Back in October, it was widely reported that Amazon would open a retail store in the heart of Manhattan, just in time for the holiday season. It would be “the first brick-and-mortar outlet in its 20-year history,” declared the Wall Street Journal (paywall), which had the story first. It would be the e-commerce giant’s “Miracle on 34th Street,” a “physical extension” of the online merchandising prowess that has caused so much pain for brick-and-mortar retailers over the past two decades.
Well, the holiday shopping season is now officially in full swing, yet at the storefronts at 7 West 34th St., the reported home of the new Amazon project, directly across from the Empire State Building and just a stone’s throw away from that historic symbol of retail called Macy’s, there is no sign of Amazon to be found.
(I walked past the building today on my way to Quartz’s headquarters.) Buried within this lengthy analysis (paywall) of Amazon’s business model, published yesterday in the New York Times, is the following explanation:
[P]eople are not going to be getting their stuff from an Amazon store in Midtown Manhattan this holiday season. A spokeswoman said in a statement that the 470,000-square-foot building was “primarily” corporate office space, and that the ground floor retail shops would be subleased.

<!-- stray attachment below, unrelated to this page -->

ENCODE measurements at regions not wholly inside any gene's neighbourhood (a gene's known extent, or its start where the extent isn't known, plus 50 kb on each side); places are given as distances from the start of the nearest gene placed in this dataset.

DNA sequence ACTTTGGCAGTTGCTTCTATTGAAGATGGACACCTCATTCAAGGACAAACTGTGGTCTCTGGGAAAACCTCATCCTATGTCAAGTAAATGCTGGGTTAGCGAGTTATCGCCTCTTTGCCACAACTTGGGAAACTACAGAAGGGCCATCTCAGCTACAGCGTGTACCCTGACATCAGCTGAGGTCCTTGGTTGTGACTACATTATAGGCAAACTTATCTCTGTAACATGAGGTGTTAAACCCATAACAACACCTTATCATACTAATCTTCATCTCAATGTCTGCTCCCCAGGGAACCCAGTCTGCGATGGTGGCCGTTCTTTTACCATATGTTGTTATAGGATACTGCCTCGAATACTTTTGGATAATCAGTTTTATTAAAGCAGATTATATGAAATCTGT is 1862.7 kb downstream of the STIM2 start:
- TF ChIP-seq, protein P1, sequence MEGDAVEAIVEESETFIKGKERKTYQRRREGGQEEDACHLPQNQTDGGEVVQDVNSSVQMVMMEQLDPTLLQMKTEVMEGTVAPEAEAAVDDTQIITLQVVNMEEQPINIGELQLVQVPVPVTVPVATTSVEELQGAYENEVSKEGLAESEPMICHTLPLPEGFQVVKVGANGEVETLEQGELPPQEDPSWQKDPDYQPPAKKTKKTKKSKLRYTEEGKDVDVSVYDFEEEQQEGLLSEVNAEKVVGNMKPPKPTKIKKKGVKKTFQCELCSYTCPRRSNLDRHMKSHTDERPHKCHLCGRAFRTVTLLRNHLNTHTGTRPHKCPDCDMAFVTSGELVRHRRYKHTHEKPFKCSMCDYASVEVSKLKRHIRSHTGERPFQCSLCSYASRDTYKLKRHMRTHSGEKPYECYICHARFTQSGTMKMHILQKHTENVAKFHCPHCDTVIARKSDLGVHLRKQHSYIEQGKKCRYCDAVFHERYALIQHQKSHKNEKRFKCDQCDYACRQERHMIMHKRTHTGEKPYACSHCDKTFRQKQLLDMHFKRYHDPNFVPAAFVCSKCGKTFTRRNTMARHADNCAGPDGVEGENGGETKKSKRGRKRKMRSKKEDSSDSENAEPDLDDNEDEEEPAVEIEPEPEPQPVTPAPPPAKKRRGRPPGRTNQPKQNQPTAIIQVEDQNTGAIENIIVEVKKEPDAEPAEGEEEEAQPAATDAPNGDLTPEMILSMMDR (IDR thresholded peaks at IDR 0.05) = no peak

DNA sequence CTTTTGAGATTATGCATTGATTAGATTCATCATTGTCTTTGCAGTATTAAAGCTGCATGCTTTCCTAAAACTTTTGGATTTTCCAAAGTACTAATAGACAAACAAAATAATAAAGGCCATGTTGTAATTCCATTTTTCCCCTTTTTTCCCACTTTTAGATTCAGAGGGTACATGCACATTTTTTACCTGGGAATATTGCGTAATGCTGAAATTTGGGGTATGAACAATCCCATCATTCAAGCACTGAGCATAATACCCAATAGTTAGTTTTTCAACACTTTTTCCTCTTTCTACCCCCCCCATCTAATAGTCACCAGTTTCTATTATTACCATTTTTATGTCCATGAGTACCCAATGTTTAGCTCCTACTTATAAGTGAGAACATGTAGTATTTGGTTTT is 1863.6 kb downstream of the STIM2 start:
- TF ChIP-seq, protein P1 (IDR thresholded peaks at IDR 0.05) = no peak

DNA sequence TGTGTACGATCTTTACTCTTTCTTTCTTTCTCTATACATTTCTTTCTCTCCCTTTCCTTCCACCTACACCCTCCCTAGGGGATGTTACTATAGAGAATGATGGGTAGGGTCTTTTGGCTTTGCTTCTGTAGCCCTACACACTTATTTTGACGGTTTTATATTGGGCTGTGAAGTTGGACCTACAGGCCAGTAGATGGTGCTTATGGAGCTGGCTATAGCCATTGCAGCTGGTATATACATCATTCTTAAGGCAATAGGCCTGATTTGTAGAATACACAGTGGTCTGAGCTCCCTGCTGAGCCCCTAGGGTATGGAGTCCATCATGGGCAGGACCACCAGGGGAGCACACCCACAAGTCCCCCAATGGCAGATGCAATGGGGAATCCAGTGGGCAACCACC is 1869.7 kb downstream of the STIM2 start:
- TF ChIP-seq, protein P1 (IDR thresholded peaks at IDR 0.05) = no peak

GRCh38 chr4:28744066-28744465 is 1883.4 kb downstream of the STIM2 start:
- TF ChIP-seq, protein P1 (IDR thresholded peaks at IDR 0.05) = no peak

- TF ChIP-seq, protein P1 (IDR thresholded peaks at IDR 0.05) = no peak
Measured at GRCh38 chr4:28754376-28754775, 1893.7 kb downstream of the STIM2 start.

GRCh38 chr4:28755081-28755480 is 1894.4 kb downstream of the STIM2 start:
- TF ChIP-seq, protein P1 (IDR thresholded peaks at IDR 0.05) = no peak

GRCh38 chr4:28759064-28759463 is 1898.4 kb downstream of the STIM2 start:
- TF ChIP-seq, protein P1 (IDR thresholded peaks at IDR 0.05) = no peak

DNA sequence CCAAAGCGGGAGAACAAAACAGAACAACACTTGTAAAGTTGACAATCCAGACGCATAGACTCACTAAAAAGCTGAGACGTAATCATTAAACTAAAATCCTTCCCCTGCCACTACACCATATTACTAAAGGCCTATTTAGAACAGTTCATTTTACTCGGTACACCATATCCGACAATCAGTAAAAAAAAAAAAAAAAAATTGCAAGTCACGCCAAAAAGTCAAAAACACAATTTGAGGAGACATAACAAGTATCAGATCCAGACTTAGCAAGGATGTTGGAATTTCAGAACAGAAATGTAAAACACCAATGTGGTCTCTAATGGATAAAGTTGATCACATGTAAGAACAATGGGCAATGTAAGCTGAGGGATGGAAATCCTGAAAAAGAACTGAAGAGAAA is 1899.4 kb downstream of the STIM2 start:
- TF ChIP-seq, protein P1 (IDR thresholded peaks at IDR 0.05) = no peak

A spokesman for Amazon tells Quartz, via email, that the “NY Times is right.” The Seattle Times also reported last month that Amazon currently has no plans to open a store in the building
So what gives? To be fair, the original report in the Journal carefully explained that the facility in question would function as a “mini warehouse, with limited inventory for same-day delivery within New York, product returns and exchanges, and pickups of online orders.” Amazon’s existing warehouses typically are found in industrial or rural areas and do not allow for in-person pickups. So the New York facility would have been a departure.
But a mini-warehouse that allows for product pickups is not exactly a brick-and-mortar retail store.
Amazon has a 17-year lease on the space. So, while it’s not clear how long the subleases on the retail storefronts will last, it’s possible an Amazon store might happen someday. Just not in time for Christmas.